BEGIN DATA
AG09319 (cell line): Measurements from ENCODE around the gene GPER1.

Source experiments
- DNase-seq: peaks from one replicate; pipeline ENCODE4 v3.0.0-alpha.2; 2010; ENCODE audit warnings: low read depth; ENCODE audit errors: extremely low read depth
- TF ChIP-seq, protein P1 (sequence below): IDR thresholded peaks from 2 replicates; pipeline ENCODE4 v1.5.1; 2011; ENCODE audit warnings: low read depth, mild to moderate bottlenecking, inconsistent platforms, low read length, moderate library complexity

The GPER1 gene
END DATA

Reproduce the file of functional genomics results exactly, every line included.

AG09319 (cell line): Measurements from ENCODE around the gene GPER1.

Source experiments
- DNase-seq: peaks from one replicate; pipeline ENCODE4 v3.0.0-alpha.2; 2010; ENCODE audit warnings: low read depth; ENCODE audit errors: extremely low read depth
- TF ChIP-seq, protein P1 (sequence below): IDR thresholded peaks from 2 replicates; pipeline ENCODE4 v1.5.1; 2011; ENCODE audit warnings: low read depth, mild to moderate bottlenecking, inconsistent platforms, low read length, moderate library complexity

The GPER1 gene